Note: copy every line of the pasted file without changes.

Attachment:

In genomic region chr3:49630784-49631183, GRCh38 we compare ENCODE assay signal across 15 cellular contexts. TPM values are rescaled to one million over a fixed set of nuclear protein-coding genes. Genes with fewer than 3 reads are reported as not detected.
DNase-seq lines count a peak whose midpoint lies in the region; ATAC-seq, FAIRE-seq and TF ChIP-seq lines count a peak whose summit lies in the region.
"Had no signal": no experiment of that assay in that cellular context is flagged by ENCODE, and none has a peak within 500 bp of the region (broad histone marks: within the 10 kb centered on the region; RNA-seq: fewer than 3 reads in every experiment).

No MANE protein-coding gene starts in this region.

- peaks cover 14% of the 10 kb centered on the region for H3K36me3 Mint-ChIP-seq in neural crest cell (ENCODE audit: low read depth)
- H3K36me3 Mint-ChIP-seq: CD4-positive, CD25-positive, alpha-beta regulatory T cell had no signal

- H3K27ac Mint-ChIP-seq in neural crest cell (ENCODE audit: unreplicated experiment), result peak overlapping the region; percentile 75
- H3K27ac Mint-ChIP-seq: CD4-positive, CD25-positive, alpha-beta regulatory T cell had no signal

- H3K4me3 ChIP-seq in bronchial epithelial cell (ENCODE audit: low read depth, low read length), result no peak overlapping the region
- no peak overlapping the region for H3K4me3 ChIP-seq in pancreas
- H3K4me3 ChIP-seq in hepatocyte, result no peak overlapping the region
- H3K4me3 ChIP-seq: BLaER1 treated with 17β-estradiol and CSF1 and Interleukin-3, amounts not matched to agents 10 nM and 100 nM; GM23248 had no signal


In genomic region chr3:49630784-49631183, GRCh38 we compare ENCODE assay signal across 15 cellular contexts. TPM values are rescaled to one million over a fixed set of nuclear protein-coding genes. Genes with fewer than 3 reads are reported as not detected.
DNase-seq lines count a peak whose midpoint lies in the region; ATAC-seq, FAIRE-seq and TF ChIP-seq lines count a peak whose summit lies in the region.
"Had no signal": no experiment of that assay in that cellular context is flagged by ENCODE, and none has a peak within 500 bp of the region (broad histone marks: within the 10 kb centered on the region; RNA-seq: fewer than 3 reads in every experiment).

No MANE protein-coding gene starts in this region.

- peaks cover 14% of the 10 kb centered on the region for H3K36me3 Mint-ChIP-seq in neural crest cell (ENCODE audit: low read depth)
- H3K36me3 Mint-ChIP-seq: CD4-positive, CD25-positive, alpha-beta regulatory T cell had no signal

- H3K27ac Mint-ChIP-seq in neural crest cell (ENCODE audit: unreplicated experiment), result peak overlapping the region; percentile 75
- H3K27ac Mint-ChIP-seq: CD4-positive, CD25-positive, alpha-beta regulatory T cell had no signal

- H3K4me3 ChIP-seq in bronchial epithelial cell (ENCODE audit: low read depth, low read length), result no peak overlapping the region
- no peak overlapping the region for H3K4me3 ChIP-seq in pancreas
- H3K4me3 ChIP-seq in hepatocyte, result no peak overlapping the region
- H3K4me3 ChIP-seq: BLaER1 treated with 17β-estradiol and CSF1 and Interleukin-3, amounts not matched to agents 10 nM and 100 nM; GM23248 had no signal